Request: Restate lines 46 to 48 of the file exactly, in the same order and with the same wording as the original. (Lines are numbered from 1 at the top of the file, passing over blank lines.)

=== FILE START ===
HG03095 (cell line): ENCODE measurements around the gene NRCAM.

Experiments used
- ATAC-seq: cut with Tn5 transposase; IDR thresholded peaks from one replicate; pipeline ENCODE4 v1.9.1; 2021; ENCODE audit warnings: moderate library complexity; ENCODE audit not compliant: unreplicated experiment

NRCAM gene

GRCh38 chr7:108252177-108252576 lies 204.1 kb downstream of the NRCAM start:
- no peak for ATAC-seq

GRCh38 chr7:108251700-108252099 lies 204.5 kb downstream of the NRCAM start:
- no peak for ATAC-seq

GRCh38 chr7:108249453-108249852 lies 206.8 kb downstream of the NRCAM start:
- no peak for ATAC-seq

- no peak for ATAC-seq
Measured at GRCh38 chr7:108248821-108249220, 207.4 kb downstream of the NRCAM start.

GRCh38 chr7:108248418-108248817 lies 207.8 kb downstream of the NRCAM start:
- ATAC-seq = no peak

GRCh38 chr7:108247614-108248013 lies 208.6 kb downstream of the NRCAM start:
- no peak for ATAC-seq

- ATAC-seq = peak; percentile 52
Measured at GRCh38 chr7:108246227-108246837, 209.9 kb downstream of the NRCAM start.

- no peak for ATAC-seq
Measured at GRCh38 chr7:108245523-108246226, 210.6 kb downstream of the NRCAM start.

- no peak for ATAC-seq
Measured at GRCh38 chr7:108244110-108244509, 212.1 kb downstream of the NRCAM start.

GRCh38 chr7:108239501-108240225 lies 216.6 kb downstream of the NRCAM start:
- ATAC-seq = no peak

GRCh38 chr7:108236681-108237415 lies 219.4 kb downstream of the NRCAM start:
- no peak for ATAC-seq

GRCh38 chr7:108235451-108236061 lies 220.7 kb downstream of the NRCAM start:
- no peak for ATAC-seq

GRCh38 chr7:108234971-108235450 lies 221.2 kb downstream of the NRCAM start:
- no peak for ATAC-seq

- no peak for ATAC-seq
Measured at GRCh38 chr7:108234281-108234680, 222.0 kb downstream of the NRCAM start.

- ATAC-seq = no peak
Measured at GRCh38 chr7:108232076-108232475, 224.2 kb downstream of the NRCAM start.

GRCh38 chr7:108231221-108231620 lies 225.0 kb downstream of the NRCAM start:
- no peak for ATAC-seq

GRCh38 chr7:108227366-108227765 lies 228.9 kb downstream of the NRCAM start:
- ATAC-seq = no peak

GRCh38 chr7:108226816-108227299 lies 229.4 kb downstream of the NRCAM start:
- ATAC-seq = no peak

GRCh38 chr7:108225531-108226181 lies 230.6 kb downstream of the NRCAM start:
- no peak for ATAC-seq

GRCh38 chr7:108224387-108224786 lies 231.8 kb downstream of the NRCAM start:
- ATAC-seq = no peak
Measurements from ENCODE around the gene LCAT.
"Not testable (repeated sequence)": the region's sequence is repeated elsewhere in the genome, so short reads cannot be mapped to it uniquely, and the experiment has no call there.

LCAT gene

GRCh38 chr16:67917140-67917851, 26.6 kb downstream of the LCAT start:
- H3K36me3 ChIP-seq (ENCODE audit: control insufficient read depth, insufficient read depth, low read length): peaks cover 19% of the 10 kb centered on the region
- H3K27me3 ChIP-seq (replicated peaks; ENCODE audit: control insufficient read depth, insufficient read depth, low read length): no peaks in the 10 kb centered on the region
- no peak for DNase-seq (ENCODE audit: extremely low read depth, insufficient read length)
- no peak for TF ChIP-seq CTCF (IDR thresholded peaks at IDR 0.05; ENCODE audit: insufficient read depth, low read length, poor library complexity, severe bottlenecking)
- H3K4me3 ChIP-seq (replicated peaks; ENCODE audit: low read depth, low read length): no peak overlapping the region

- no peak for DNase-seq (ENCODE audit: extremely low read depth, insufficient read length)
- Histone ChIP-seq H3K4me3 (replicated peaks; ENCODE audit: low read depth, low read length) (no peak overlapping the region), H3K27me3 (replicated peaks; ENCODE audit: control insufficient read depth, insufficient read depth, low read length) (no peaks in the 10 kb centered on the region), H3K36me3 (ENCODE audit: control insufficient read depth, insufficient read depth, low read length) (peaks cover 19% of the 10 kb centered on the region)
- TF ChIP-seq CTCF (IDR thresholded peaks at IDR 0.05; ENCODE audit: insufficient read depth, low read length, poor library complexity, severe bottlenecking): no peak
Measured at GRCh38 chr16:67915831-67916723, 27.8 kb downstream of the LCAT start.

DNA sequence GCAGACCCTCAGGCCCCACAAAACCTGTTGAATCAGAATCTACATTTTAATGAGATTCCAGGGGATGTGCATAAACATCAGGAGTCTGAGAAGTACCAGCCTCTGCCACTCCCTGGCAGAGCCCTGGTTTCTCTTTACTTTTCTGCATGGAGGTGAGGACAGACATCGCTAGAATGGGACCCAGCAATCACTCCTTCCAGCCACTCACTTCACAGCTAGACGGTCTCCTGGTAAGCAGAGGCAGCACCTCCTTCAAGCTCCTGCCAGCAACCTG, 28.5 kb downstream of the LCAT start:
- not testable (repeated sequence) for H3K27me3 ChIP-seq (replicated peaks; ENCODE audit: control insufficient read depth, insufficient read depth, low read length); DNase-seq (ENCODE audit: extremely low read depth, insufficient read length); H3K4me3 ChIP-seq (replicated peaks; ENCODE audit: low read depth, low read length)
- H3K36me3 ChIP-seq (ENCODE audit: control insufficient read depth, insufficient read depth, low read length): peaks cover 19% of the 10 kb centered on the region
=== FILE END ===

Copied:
"Not testable (repeated sequence)": the region's sequence is repeated elsewhere in the genome, so short reads cannot be mapped to it uniquely, and the experiment has no call there.

LCAT gene

GRCh38 chr16:67917140-67917851, 26.6 kb downstream of the LCAT start: